Why Do Dogs Bite?

In order to effectively prevent dog bites, it’s important to understand why they occur in the first place. Dogs will bite for a wide variety of reasons, and it’s not always easy to understand why a dog bit someone in a particular instance. Nonetheless, there are some important situations to look out for. 

In general, the majority of dog bites will occur because the dog is reacting to something. While a certain amount of dog bites do occur for other reasons, it’s usually because the dog is reacting to circumstances that have driven them to feel like they need to be on the offensive. Dogs will often bite because they are scared or stressed. Just like humans or any other animals, dogs can become overwhelmed for all sorts of reasons, and this can cause them to lash out. 

Similarly, dogs can bite because they are scared, because they are defending territory, because they’re not feeling well or suffering from an injury, or because they are protecting something important to them, such as their food or a beloved toy. This, again, is not that different from humans.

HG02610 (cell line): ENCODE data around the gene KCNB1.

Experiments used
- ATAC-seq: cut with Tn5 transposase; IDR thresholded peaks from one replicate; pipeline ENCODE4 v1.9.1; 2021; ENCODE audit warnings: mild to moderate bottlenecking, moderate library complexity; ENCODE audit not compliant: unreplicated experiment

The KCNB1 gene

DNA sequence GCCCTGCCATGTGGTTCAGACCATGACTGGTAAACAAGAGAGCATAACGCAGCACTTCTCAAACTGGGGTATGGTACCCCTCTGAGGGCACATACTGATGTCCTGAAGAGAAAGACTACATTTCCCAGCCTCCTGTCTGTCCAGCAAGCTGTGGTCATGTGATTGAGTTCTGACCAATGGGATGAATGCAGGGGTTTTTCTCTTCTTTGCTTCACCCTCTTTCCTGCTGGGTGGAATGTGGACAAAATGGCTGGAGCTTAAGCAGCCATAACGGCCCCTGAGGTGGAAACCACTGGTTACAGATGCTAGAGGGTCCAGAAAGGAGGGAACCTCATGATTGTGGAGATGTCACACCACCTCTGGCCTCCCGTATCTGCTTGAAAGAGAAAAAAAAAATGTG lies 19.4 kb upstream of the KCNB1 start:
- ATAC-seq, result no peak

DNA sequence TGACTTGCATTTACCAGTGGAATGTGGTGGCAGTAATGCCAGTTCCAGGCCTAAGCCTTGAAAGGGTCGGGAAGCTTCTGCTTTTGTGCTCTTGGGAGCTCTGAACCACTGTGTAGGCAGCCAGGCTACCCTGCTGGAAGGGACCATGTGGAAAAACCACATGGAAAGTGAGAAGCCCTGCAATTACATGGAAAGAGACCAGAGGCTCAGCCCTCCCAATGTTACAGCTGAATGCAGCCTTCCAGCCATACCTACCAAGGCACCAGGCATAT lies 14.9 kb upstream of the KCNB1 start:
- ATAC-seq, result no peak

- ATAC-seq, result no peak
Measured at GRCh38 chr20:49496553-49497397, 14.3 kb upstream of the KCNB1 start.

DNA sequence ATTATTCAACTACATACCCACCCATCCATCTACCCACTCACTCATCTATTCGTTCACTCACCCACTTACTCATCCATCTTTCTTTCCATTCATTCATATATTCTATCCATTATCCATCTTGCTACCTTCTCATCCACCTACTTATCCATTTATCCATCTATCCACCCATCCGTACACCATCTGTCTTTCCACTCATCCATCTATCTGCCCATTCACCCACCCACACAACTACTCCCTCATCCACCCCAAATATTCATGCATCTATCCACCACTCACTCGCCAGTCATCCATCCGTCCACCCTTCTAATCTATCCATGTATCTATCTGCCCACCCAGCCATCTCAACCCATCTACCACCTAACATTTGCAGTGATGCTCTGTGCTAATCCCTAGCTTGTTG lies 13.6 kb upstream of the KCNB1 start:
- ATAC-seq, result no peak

Another situation where a dog might bite is during play. Dogs, especially puppies, will nip and bite when they’re excited and being playful. This is normal for dogs, but it can be harmful to humans, especially young children. So, while playful nips might occur for different reasons than serious dog bites, they can still be harmful. It’s important to be mindful of this, and to prevent reinforcing nipping behaviors in puppies. 

How Can I Prevent Dog Bites?

As explained, dog bites can happen for a wide range of reasons, but they are typically because the dogs are reacting to something. With this in mind, we can now turn to some of the things that can be done to help prevent dog bites from happening in the first place. We’ll address this a bit more at the end of this blog, but it’s also important to know that, if a dog bite has occurred, that you seek out any appropriate medical attention, and then discuss your options with a personal injury lawyer. Now, what can be done to prevent dog bites before they happen?